The model of i7

Discussion in 'MacBook Pro' started by dunnoguit, Jan 24, 2015.

  1. dunnoguit macrumors newbie

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    Apr 3, 2014
    #1
    Hi all, I'm wondering if anyone can provide the model of i7 on rMBP 15". I pretty much will buy rMBP to run virtualization as it's cheaper than iMac. Also how's the performance of those mobile version i7s? Thanks.:rolleyes:
     
  2. Cloudsurfer macrumors 65816

    Cloudsurfer

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    #2
    The base model rMBP has an i7-4770HQ. From the top of my head it scores around 12k in geekbench which makes it one if the more powerful macs out there.
     
  3. yjchua95 macrumors 604

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    #3
    2.2GHz i7-4770HQ, 2.5GHz i7-4870HQ and 2.8GHz i7-4980HQ.

    They perform almost identically to their desktop counterparts.

    That said, I'd recommend the variant with GT 750M. Iris Pro sometimes struggles when running Windows in a VM.
     
  4. maflynn Moderator

    maflynn

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    #4
    Depending on what you're running in VM as yjchua95 posted the dGPU model may be a better fit, but I think overall its a great machine to run VMs
     
  5. dunnoguit thread starter macrumors newbie

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    #5
    Can you explain how is that? Why struggles?:eek:
     
  6. leman macrumors 604

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    #6
    Just FYI: Wikipedia article on MacBook Pro has quite detailed hardware specs.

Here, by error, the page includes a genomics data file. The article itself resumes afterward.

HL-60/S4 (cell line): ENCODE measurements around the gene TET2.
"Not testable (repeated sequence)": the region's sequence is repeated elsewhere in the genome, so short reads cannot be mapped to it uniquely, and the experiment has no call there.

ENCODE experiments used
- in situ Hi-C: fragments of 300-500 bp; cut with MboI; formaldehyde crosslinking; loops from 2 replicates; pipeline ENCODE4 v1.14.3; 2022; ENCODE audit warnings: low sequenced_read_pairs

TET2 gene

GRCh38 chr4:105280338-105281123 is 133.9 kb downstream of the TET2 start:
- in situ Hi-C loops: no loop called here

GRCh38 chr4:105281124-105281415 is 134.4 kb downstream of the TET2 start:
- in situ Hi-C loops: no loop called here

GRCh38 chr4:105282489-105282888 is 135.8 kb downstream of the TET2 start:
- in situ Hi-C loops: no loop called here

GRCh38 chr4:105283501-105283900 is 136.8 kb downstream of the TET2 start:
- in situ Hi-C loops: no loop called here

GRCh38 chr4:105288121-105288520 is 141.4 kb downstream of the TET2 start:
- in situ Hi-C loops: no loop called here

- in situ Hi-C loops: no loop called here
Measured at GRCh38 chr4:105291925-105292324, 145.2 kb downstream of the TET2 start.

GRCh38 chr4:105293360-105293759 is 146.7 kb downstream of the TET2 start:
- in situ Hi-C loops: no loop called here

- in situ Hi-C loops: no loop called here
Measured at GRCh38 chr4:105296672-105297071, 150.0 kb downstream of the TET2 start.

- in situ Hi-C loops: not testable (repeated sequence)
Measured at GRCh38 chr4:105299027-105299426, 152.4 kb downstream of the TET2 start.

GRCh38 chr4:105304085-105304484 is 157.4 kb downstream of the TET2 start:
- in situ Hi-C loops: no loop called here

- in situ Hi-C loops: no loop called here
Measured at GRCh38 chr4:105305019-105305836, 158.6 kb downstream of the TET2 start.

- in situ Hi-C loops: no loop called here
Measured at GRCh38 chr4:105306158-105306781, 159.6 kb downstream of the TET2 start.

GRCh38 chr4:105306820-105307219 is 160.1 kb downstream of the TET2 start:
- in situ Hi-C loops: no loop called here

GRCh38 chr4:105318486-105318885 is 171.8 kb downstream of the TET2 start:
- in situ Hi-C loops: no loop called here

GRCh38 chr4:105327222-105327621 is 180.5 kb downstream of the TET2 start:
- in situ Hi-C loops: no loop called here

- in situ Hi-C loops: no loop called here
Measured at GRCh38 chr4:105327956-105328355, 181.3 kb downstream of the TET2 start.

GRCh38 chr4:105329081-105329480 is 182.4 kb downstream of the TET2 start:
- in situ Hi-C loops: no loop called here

7. snaky69 macrumors 603

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    #7
    Indeed. But a lot of people around here like to be spoon fed information.
     
  8. yjchua95 macrumors 604

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    #8
    Frame drops and throttling.

    When on Iris Pro only, all tasks are consolidated into a single die, causing higher temperatures.

    With the 750M activated, tasks are spread out across two chips, so temperatures are lower overall.

    When stress-testing with a utility called Macoh, I noticed that with the 750M disabled, throttling occurred pretty fast. Meanwhile, with the 750M enabled, throttling actually never occurred at all.

    The entire test lasted for around 15 minutes.
     
  9. dunnoguit thread starter macrumors newbie

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    #9
    Sorry, mac newbie here, so totally I don't know what you talking about. So you mean Iris pro can not handle vm very well? I'm just learning stuff like server etc...

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    As you start a thread, you can get a lot of thoughts from people which can not be found on wiki, just like this thread. Asking model is just part of it.
     
  10. Natzoo macrumors 65816

    Natzoo

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    #10
    Hi, i have the high-end 2013 15" retina, and i can run a geek bench and tell you what i get. specs below

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    i was reading through wikipedia and i found this. "Early and Late 2011 models reportedly suffer from manufacturing problems leading to overheating, graphical issues, and eventually complete GPU and logic board failure. A thread was opened on the Apple Support community[69] that reached more than 9,651 posts and 2,018,511 visits (Nov 2014). Users started a petition requesting a recall over the issue, which quickly surpassed 25,000 signatures. It has 26, 528 signatures (Nov 2014).[70] A similar but nonidentical issue affected iMac GPUs which were later recalled by Apple".